Friends and foes agree: The 50-year-old Land and Water Conservation Fund needs a facelift. Created to bankroll conservation projects with royalties from offshore oil and gas drilling, the Fund has long been plagued by political wrangling. Congress is authorized to put in $900 million a year, but often appropriates far less.
In 2015, the Fund's authorization is set to expire for the first time in its history, and lawmakers are sparring over its fate. House Republicans proposed zeroing it out in next year's budget, while the Senate bill would reinstate the full $900 million. "It couldn't be a more stark contrast," says Alan Rowsome, co-chair of the national LWCF Coalition.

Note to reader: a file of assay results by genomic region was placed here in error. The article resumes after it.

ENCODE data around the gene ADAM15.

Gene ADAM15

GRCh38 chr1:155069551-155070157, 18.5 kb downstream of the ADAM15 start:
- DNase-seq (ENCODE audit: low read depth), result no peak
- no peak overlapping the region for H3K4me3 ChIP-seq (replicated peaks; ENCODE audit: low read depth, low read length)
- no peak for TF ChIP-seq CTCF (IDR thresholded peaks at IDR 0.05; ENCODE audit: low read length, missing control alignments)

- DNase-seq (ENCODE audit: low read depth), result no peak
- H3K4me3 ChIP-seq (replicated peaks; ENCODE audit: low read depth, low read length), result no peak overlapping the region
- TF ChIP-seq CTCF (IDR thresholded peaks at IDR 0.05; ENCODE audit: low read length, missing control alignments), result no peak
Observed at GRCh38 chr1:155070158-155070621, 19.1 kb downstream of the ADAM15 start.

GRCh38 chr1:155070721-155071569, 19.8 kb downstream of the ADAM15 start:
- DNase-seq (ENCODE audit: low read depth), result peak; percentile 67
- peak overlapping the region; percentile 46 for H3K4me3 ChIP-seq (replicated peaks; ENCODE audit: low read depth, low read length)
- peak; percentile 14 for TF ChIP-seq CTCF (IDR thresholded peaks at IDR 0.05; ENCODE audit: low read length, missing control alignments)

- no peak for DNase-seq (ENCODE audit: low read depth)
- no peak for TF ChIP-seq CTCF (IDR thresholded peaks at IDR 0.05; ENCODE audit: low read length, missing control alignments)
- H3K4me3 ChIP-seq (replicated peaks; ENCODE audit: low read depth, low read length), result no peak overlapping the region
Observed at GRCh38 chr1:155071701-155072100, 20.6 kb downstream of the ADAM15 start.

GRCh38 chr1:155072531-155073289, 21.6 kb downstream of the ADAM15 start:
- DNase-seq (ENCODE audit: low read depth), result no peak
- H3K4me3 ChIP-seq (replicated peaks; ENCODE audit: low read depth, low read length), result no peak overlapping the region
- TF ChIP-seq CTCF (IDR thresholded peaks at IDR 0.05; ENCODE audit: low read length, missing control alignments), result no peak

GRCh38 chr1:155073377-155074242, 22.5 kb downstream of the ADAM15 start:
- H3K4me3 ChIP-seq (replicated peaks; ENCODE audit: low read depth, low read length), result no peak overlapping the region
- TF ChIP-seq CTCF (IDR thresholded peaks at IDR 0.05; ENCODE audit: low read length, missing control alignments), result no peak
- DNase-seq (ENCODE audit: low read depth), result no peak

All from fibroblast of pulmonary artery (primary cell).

Anti-LWCF Western Republicans fear taking on more land than the feds can afford to manage, but some of them nonetheless "fight like hell behind the scenes" for projects within their states, Rowsome says. "The local support is really there," he adds, but "unfortunately the program has been caught up in broader ideological issues."